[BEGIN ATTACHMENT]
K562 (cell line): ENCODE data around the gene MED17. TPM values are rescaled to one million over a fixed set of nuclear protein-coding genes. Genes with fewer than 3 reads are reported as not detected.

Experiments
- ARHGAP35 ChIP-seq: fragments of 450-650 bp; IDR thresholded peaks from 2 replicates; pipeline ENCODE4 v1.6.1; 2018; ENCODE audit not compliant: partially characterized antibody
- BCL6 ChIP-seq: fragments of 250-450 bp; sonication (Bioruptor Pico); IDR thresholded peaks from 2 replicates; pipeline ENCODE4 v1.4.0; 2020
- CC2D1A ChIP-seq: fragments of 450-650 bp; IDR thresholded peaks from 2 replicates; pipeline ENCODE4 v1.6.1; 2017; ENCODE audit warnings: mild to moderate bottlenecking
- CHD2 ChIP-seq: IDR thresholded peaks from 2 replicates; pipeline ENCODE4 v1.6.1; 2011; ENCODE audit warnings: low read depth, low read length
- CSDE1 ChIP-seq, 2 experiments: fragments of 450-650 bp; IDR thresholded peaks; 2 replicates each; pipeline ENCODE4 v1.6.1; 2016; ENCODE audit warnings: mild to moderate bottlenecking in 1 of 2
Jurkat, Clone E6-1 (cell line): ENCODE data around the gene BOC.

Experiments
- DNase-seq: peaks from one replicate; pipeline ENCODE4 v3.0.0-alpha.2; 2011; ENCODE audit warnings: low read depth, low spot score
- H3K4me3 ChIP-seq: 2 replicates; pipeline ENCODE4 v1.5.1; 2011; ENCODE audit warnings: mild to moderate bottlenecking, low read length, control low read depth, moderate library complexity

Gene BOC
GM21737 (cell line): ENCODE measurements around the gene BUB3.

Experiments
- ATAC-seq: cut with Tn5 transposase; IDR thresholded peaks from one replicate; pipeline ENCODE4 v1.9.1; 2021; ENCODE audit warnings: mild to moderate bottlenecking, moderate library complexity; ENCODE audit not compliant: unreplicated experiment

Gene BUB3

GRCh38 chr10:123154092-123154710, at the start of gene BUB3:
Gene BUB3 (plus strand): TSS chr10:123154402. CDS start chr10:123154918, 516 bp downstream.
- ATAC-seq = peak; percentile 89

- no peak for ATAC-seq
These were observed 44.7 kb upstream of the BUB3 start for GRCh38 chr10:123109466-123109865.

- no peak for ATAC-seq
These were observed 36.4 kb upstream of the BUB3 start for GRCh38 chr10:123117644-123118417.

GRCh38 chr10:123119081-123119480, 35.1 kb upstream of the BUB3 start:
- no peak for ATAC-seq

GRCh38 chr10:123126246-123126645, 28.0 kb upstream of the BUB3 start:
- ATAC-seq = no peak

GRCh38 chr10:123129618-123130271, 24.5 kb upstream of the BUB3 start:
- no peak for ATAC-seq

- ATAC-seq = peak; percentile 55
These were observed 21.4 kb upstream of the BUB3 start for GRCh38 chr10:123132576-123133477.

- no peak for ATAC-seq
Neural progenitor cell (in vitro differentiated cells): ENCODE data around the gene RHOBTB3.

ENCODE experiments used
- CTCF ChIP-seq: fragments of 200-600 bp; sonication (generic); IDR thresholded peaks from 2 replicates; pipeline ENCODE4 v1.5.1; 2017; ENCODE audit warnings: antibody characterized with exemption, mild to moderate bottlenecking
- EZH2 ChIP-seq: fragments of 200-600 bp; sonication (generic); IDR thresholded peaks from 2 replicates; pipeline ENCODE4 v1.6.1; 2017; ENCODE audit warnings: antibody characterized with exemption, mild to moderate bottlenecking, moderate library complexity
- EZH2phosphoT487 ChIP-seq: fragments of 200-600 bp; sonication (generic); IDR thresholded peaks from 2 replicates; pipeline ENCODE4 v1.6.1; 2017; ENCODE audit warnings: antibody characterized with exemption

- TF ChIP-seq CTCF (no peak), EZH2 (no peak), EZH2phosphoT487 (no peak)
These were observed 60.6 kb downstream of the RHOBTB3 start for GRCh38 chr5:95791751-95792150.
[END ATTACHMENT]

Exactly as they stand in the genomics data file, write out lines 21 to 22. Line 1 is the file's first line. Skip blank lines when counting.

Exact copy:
These were observed 44.7 kb upstream of the BUB3 start for GRCh38 chr10:123109466-123109865.

- no peak for ATAC-seq